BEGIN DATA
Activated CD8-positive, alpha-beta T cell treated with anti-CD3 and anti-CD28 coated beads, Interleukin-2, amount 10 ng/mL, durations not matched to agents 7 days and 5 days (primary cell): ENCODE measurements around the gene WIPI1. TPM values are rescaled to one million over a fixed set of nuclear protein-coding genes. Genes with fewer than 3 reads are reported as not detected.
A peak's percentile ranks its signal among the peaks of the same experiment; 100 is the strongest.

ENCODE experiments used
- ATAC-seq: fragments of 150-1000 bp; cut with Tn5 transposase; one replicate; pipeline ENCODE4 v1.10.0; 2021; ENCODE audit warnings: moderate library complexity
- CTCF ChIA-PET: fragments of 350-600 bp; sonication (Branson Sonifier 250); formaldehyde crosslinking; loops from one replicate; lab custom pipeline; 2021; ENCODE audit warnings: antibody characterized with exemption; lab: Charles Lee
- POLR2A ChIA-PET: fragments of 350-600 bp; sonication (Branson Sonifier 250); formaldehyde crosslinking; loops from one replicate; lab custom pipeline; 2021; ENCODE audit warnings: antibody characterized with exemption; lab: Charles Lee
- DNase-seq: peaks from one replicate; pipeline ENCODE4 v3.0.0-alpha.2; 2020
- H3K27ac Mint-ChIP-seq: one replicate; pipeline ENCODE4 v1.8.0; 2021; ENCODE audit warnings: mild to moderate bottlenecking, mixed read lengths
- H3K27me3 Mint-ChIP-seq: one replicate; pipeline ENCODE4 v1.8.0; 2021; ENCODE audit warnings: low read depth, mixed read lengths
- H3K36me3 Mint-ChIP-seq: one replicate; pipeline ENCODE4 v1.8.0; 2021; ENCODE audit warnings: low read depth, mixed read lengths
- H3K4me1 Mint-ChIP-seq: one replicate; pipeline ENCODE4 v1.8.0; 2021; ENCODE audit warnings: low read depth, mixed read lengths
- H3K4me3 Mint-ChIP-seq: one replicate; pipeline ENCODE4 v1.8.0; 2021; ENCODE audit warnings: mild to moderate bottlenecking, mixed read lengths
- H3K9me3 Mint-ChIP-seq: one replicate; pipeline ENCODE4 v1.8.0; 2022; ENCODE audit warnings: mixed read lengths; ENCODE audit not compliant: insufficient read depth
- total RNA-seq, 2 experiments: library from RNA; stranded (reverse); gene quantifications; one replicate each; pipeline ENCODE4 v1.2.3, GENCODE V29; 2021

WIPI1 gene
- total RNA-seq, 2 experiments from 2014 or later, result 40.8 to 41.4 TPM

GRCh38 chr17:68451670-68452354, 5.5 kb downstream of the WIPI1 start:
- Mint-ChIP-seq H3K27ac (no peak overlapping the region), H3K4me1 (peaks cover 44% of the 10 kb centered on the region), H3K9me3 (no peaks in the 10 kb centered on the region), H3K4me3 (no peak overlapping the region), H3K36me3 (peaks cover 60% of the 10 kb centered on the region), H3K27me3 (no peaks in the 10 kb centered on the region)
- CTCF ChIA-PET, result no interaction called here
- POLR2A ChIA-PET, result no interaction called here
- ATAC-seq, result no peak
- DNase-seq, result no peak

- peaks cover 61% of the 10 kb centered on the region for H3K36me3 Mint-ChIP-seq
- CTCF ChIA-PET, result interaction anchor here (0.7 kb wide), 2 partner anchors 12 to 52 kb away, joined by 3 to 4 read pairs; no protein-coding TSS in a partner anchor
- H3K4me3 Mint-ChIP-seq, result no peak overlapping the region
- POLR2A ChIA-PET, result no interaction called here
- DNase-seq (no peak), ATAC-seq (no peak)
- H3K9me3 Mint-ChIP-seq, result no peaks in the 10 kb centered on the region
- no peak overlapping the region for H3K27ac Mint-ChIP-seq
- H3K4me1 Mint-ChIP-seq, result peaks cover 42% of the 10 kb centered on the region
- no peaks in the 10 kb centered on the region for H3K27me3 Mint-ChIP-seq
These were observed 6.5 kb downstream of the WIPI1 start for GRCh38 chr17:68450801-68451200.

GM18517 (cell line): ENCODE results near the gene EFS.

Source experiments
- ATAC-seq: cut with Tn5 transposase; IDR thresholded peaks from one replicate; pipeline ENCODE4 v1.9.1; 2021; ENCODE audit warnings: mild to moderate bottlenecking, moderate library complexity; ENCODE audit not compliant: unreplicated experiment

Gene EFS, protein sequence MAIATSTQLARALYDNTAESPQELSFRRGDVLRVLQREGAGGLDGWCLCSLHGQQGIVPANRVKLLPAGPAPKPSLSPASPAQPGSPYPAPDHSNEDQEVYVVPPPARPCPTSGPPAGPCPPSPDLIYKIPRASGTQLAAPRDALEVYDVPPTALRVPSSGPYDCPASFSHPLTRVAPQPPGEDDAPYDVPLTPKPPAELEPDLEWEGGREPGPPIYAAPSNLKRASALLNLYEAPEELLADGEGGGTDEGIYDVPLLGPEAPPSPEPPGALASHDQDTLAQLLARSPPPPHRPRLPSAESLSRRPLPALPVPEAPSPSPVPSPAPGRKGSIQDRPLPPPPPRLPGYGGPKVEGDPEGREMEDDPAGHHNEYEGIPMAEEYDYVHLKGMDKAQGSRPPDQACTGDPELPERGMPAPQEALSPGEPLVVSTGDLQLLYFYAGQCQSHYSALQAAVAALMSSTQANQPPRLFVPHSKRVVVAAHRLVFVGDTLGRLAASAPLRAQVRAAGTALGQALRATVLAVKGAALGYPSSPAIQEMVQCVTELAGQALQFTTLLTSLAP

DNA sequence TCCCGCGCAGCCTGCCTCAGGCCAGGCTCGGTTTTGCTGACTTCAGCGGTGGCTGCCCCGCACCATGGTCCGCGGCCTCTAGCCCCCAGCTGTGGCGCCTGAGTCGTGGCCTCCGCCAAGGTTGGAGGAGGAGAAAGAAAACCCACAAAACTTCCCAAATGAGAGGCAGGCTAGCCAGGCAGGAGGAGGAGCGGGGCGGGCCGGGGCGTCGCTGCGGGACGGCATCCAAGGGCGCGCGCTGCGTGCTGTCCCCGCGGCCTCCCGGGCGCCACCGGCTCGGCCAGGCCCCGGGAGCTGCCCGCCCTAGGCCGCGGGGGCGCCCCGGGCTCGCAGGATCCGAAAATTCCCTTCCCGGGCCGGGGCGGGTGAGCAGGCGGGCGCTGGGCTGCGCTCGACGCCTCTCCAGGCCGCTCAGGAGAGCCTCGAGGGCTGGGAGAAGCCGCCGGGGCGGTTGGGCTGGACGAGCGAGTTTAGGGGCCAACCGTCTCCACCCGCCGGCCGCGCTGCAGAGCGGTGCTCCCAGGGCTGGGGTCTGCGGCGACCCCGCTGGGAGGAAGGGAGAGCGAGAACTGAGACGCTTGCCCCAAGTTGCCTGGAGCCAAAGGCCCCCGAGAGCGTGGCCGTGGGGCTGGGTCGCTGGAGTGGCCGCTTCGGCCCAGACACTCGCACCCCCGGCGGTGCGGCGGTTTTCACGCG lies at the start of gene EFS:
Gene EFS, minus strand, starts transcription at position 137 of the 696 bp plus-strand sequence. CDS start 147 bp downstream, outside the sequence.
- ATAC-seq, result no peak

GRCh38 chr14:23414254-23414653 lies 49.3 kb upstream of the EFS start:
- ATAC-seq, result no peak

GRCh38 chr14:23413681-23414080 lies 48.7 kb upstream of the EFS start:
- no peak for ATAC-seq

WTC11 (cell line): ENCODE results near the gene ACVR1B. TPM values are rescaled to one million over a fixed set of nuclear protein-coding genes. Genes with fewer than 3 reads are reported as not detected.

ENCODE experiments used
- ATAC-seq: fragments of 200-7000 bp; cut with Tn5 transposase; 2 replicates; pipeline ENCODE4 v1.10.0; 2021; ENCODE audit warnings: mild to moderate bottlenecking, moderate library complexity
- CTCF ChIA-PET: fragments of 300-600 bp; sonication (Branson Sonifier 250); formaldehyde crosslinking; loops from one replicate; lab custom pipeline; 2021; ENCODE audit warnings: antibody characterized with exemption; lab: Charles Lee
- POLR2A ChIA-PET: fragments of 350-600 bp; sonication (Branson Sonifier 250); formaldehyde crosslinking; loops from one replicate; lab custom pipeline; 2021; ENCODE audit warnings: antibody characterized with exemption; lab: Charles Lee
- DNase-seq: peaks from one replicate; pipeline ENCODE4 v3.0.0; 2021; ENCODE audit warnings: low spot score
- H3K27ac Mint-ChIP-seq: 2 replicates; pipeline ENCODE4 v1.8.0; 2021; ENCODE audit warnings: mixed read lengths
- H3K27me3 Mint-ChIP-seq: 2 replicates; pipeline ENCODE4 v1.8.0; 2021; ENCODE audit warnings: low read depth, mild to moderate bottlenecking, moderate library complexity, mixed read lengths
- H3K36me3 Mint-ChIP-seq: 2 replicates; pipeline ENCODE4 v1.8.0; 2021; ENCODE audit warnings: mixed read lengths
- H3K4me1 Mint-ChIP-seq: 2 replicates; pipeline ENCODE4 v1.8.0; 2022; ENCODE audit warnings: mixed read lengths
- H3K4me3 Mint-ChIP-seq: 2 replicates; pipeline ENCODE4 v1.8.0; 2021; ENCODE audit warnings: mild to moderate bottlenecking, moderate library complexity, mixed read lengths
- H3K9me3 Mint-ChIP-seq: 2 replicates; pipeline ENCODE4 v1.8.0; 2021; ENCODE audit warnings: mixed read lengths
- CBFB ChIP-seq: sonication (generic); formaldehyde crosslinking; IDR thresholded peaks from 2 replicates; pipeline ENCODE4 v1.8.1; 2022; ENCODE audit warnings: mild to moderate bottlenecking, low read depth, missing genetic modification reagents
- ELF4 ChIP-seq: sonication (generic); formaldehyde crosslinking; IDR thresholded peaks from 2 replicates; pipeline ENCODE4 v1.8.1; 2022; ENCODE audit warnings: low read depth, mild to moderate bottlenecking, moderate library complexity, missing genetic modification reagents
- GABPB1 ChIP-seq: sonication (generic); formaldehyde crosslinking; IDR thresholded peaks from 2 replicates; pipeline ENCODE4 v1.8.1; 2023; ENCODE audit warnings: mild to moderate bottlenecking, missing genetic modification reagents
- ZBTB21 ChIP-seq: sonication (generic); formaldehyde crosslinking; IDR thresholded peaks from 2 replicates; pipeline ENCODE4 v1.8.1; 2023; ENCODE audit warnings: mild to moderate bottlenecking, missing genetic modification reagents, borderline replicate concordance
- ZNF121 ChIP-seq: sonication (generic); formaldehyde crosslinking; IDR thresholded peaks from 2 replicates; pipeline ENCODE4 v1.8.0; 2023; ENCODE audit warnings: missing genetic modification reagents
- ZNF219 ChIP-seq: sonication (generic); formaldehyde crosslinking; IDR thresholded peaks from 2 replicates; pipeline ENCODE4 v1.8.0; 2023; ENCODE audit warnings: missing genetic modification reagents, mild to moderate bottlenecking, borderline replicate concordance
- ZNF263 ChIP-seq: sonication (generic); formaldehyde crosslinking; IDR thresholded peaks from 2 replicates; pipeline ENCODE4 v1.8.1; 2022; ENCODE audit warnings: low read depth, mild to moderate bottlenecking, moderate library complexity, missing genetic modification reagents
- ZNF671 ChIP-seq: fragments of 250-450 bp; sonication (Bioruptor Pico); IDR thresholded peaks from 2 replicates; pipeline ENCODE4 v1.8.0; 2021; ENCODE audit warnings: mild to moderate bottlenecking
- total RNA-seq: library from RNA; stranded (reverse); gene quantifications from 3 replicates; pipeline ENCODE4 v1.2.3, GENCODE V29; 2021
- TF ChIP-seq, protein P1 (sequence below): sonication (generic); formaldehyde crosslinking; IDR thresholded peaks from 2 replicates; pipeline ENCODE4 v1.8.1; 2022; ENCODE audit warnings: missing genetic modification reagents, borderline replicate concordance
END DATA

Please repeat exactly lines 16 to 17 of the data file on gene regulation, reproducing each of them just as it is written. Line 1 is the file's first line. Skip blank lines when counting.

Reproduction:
- total RNA-seq, 2 experiments from 2014 or later, result 40.8 to 41.4 TPM

GRCh38 chr17:68451670-68452354, 5.5 kb downstream of the WIPI1 start: